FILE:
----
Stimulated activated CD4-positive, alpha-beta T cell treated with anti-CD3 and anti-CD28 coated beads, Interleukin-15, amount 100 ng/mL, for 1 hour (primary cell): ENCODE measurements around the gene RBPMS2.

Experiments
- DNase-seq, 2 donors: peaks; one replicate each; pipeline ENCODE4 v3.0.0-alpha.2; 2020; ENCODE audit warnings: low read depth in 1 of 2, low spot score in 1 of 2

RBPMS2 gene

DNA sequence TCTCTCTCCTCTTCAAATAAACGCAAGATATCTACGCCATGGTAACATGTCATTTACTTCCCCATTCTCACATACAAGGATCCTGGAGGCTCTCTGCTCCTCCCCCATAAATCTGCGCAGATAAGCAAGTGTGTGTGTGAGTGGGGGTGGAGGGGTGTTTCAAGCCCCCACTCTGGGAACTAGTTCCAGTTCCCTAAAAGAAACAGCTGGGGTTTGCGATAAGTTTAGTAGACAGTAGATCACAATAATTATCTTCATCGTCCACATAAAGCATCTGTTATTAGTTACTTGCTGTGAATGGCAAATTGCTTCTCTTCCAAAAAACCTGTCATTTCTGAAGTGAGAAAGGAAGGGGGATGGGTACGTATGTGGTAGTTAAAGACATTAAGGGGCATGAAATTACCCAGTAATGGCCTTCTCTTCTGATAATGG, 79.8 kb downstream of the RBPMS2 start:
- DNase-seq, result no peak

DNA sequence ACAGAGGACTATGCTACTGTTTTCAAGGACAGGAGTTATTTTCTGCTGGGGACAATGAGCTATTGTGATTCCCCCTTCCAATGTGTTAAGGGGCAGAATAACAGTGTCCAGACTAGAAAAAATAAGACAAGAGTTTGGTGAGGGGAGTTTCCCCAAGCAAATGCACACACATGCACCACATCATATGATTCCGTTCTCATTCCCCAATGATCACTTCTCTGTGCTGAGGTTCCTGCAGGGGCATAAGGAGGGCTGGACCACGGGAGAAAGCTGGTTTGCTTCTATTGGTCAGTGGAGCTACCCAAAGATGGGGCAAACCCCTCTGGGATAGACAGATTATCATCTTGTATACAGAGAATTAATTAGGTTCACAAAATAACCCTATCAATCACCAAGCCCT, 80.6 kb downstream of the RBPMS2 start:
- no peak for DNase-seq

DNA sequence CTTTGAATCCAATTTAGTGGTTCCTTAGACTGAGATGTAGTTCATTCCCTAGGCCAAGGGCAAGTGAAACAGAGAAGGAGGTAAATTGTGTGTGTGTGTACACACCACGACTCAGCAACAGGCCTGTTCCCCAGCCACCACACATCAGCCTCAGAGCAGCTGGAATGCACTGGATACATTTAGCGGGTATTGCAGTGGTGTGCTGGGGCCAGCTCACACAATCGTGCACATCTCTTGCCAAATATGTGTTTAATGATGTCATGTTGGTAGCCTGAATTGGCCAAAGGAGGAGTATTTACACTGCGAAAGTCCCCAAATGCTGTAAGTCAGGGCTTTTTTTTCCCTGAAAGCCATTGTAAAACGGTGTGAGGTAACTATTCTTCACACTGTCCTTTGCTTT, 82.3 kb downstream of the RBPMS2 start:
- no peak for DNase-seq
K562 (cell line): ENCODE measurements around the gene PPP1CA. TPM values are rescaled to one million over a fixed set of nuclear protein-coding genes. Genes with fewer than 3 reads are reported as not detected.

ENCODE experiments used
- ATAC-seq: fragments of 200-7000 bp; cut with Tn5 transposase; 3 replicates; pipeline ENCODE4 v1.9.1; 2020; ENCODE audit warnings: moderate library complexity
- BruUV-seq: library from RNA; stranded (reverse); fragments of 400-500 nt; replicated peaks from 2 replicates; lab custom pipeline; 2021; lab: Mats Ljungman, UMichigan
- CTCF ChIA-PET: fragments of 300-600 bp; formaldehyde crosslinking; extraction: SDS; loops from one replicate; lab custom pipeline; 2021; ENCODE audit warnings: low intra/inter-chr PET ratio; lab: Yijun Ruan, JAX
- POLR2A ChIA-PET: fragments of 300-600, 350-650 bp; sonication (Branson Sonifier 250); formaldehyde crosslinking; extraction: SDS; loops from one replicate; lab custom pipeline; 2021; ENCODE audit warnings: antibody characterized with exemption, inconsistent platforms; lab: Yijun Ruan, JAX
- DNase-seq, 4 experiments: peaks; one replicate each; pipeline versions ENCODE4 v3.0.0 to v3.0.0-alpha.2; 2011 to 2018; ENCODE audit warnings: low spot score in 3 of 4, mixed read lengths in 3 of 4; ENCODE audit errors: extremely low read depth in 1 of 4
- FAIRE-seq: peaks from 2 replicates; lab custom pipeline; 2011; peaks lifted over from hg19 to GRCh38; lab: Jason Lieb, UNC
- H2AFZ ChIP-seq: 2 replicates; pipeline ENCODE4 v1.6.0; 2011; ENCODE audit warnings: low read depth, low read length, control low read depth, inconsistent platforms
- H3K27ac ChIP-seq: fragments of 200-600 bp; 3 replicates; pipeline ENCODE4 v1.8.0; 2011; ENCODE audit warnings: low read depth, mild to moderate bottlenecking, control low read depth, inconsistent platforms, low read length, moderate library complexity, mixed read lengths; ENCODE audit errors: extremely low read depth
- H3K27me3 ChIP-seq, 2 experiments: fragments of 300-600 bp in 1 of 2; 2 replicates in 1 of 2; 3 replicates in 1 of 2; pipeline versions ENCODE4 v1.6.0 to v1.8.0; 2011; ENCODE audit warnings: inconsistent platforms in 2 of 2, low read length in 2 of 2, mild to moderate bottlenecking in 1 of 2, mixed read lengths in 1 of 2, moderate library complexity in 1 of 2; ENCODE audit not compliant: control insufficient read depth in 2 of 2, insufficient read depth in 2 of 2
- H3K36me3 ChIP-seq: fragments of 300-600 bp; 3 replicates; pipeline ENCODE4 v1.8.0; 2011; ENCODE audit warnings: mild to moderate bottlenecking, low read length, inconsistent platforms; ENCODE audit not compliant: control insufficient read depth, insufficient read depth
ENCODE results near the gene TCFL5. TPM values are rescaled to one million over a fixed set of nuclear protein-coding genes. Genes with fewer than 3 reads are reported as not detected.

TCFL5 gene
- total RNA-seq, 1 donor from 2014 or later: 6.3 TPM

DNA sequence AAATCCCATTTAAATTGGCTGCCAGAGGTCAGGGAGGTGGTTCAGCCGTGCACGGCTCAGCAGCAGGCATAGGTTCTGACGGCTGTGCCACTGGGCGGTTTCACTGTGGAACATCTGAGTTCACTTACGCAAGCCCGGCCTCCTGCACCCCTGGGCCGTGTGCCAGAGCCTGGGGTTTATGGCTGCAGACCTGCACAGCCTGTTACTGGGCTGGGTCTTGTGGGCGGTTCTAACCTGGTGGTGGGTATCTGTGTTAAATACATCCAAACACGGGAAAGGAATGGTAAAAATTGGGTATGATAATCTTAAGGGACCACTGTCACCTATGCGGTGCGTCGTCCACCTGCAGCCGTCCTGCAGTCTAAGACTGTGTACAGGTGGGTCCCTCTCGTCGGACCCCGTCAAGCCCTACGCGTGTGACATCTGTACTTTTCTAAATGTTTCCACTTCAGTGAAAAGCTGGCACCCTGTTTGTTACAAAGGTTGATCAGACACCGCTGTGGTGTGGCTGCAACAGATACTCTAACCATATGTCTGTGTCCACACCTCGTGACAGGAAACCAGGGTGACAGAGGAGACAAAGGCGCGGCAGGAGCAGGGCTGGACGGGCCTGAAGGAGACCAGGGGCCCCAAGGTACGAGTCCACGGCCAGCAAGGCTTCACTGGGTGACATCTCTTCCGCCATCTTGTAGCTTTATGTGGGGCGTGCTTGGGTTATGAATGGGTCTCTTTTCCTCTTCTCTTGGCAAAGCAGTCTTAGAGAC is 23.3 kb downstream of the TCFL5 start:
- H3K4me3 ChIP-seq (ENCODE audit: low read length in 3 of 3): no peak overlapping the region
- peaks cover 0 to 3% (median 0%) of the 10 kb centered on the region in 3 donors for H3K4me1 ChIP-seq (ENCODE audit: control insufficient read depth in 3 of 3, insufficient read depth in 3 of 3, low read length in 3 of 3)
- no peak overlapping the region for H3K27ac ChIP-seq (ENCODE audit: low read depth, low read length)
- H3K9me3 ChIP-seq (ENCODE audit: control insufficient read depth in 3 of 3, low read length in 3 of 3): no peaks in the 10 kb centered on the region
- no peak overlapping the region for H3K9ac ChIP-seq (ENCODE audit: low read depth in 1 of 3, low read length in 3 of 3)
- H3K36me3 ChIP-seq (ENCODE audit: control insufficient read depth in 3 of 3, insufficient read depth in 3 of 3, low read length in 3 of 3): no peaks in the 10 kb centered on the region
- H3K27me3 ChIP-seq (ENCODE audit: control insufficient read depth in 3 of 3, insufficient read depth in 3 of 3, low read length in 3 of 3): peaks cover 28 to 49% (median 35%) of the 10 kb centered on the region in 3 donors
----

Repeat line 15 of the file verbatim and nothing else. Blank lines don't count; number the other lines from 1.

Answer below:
- CTCF ChIA-PET: fragments of 300-600 bp; formaldehyde crosslinking; extraction: SDS; loops from one replicate; lab custom pipeline; 2021; ENCODE audit warnings: low intra/inter-chr PET ratio; lab: Yijun Ruan, JAX